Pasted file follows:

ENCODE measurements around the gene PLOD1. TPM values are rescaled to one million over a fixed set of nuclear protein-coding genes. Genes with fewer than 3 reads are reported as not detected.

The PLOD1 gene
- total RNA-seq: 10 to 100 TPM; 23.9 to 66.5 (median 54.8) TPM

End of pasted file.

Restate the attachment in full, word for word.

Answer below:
ENCODE measurements around the gene PLOD1. TPM values are rescaled to one million over a fixed set of nuclear protein-coding genes. Genes with fewer than 3 reads are reported as not detected.

The PLOD1 gene
- total RNA-seq: 10 to 100 TPM; 23.9 to 66.5 (median 54.8) TPM